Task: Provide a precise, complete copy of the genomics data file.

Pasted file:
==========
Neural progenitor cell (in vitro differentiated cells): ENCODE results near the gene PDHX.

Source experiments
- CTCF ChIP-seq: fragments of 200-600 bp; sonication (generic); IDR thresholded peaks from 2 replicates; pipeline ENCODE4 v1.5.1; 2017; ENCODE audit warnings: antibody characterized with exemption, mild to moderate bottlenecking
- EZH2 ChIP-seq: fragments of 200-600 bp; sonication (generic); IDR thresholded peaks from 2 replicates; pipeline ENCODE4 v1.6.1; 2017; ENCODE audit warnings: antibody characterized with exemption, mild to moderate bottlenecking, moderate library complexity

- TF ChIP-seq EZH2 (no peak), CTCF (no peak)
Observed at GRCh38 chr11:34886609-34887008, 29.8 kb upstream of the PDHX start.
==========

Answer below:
Neural progenitor cell (in vitro differentiated cells): ENCODE results near the gene PDHX.

Source experiments
- CTCF ChIP-seq: fragments of 200-600 bp; sonication (generic); IDR thresholded peaks from 2 replicates; pipeline ENCODE4 v1.5.1; 2017; ENCODE audit warnings: antibody characterized with exemption, mild to moderate bottlenecking
- EZH2 ChIP-seq: fragments of 200-600 bp; sonication (generic); IDR thresholded peaks from 2 replicates; pipeline ENCODE4 v1.6.1; 2017; ENCODE audit warnings: antibody characterized with exemption, mild to moderate bottlenecking, moderate library complexity

- TF ChIP-seq EZH2 (no peak), CTCF (no peak)
Observed at GRCh38 chr11:34886609-34887008, 29.8 kb upstream of the PDHX start.